The Druid Class, Part Six

Over the course of five articles on the Druid class, we’ve seen a radical shift in theme. They began as monsters, and developed into relatively staid nature-based spellcasters, dedicated to ethical principles of Balance and, perhaps, tormented into inaction by uncertainty on how to maintain it (okay, I’m guessing, but active True Neutral alignment is just So. Weird). They became nearly-feral beast-mutant (not really) Action Heroes, who rely on shapeshifting, animal companions, and the like to kick ass and take names in large quantities. The next iteration doubled down on either shapeshifting or animal companions, depending on whether you favor the Player’s Handbook 2 or the Essentials line. The shapeshifter class has, in fact, done precisely what it said on the tin, if not in the way you might have expected.


(Part One, Part Two, Part Three, Part Four, Part Five)

The Druid Class, Part Five

In last week’s article, we saw the likely zenith of the Druid class’s power, relative to the other classes in the game. Of course, we have two more editions to get through, so if I’m wrong, I willow someone an apology. Possibly Mike Mearls, since it’s his hand at the elm. The 4e Druid is not at all disappointing on potency, but it is a radical shift in theme and style. The 4e Essentials Druid, on the other hand, is there for anyone who pines for the Druid of earlier editions.

(Part One, Part Two, Part Three, Part Four)

The Druid Class, Part Four

As with… most of the history of D&D, really, the 3.0 Druid is in some regards a huge break from the baby-steps of evolution that took place in the class from OD&D through 2e. The shift is thematic as well as mechanical, turning away from the Druid’s Celtic roots and increasing the overall Action Hero! quotient. I don’t see this as a bad thing; if they hadn’t done so, the Druid would feel out of place with the rest of 3.x.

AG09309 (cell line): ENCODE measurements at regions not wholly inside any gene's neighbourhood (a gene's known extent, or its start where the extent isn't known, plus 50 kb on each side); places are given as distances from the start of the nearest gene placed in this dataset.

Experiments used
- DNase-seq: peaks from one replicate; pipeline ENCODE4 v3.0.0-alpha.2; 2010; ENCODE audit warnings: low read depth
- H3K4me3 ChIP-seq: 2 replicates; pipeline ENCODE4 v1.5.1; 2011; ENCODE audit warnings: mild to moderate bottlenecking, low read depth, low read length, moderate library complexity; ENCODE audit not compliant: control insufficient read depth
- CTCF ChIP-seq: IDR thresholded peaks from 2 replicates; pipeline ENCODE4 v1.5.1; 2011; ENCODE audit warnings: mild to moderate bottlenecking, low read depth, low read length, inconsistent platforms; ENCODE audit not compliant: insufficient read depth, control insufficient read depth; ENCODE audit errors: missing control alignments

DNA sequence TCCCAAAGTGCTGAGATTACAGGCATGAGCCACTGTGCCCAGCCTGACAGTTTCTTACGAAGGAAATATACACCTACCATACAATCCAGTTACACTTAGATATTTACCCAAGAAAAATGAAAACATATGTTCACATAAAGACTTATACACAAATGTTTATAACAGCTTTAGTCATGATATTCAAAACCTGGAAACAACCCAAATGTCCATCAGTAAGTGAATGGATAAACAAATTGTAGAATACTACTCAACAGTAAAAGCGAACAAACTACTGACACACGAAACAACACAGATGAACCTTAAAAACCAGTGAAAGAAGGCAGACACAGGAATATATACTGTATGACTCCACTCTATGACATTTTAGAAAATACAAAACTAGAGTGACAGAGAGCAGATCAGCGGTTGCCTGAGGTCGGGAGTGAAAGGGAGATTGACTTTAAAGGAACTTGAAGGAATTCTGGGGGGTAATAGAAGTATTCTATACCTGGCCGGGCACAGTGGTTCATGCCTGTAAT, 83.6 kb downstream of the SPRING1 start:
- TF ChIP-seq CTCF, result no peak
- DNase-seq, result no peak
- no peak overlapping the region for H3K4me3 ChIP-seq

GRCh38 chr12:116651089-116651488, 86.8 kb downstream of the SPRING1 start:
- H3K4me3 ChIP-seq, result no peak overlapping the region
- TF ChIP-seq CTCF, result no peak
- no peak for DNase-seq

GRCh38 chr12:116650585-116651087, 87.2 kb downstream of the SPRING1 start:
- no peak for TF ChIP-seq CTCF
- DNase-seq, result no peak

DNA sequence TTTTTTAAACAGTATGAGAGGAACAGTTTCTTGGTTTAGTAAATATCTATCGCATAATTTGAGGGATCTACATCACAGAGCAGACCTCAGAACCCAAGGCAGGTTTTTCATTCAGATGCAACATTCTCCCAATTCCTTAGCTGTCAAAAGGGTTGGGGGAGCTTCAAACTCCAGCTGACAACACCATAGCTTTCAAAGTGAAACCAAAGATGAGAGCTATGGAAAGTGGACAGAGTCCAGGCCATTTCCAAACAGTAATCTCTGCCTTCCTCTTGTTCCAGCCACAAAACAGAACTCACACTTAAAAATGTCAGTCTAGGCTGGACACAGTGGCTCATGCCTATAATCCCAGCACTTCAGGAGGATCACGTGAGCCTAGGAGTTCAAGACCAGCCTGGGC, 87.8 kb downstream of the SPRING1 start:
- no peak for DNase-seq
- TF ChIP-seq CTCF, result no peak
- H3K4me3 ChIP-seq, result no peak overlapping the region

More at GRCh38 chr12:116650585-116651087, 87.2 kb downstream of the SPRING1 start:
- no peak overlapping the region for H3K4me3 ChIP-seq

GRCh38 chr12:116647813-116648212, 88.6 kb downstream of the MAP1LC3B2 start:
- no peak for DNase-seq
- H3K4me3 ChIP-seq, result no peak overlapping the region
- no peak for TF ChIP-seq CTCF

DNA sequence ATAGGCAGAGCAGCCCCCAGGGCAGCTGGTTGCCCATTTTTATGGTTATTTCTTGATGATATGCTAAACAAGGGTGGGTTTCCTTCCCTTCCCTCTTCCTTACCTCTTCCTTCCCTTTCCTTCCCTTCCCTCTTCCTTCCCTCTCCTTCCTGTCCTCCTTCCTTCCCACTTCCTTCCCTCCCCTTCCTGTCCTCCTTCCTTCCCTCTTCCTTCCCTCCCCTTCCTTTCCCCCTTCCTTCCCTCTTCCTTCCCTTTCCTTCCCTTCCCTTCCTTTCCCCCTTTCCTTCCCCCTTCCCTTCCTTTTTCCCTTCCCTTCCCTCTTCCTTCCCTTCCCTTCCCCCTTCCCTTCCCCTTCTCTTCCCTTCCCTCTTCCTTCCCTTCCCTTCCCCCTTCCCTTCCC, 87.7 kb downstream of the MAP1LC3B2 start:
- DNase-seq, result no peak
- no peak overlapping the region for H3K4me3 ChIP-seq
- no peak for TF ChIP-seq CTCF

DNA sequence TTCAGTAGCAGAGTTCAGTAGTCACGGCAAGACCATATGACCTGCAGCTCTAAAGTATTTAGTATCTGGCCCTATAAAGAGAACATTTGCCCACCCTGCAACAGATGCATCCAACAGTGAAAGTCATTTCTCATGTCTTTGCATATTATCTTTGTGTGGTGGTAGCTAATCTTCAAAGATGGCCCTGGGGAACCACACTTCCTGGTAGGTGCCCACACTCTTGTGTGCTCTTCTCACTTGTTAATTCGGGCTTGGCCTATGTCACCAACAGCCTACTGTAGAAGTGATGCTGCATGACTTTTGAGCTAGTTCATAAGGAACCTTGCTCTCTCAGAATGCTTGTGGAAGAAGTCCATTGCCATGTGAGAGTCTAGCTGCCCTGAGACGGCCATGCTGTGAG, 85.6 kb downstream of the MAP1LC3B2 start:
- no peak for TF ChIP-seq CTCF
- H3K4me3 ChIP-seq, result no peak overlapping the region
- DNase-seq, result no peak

(Part One, Part Two, Part Three)

The Druid Class, Part Three

Last time, I picked apart the 1e Druid class and its Unearthed Arcana update. Now I’m moving on to Advanced Dungeons & Dragons, Second Edition – the earliest edition I’ve personally run or played. Superficially, the 2e Druid is so similar to the 1e Druid that it’s tempting to gloss over a comparison entirely. I’d miss a chance to talk about this class in eye-bleeding detail, though, and who wants that? Perish the thought. Also, there’s the Complete Druid’s Handbook and Skills & Powers iterations.

(Part One, Part Two)

The Druid Class, Part Two

In my previous post on druids, we looked at how OD&D established a baseline for the class. Today, we’ll see that 1e doesn’t stray far from that, until we get into Unearthed Arcana’s revision of the class. The 1e version starts us off with some new descriptive text, spelling out the intent of the class as what the druids might have been like in a medieval fantasy version of our world in which they survived the Roman conquest.

The Druid Class, Part One

Now that I’ve said all I can think to say on the Bard class, let’s break down the Druid – a class most often defined in its contrast to the Cleric. Like the Bard, the Druid’s history goes back to OD&D – but the Druid is presented as a type of monster. That note of Druids as potential antagonists surfaces again, but I don’t want to get ahead of myself.